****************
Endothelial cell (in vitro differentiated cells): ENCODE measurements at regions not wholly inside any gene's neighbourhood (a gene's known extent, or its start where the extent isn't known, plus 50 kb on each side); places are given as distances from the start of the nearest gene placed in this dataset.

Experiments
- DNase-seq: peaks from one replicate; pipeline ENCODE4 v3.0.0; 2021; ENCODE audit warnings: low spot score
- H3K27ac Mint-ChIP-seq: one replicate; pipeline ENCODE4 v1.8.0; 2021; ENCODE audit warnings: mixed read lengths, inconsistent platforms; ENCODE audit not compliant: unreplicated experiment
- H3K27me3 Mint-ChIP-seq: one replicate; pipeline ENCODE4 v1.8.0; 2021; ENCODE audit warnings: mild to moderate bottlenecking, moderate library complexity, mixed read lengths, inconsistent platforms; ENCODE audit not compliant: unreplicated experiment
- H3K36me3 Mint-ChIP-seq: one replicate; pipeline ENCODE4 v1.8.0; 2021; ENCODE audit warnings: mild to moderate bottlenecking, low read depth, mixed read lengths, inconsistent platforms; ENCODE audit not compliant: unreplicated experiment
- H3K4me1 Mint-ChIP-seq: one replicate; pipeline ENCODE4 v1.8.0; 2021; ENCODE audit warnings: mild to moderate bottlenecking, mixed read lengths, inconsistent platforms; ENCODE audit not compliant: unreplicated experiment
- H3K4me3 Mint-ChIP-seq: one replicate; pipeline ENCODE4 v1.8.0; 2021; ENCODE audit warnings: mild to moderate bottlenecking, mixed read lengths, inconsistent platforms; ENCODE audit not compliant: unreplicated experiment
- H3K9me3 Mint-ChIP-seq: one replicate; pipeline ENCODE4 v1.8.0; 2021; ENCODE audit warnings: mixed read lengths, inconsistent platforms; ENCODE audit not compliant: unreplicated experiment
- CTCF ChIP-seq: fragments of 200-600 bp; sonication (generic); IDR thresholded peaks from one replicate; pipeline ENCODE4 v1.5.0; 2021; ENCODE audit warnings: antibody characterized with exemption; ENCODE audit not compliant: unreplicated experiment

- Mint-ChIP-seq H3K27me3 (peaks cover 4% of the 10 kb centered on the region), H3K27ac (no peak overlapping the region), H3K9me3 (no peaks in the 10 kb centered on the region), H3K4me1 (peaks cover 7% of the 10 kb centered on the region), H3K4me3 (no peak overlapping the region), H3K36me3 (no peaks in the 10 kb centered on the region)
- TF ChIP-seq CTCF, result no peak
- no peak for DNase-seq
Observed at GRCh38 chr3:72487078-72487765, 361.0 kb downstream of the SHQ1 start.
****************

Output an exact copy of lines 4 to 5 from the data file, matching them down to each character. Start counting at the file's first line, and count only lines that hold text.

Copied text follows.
- H3K27ac Mint-ChIP-seq: one replicate; pipeline ENCODE4 v1.8.0; 2021; ENCODE audit warnings: mixed read lengths, inconsistent platforms; ENCODE audit not compliant: unreplicated experiment
- H3K27me3 Mint-ChIP-seq: one replicate; pipeline ENCODE4 v1.8.0; 2021; ENCODE audit warnings: mild to moderate bottlenecking, moderate library complexity, mixed read lengths, inconsistent platforms; ENCODE audit not compliant: unreplicated experiment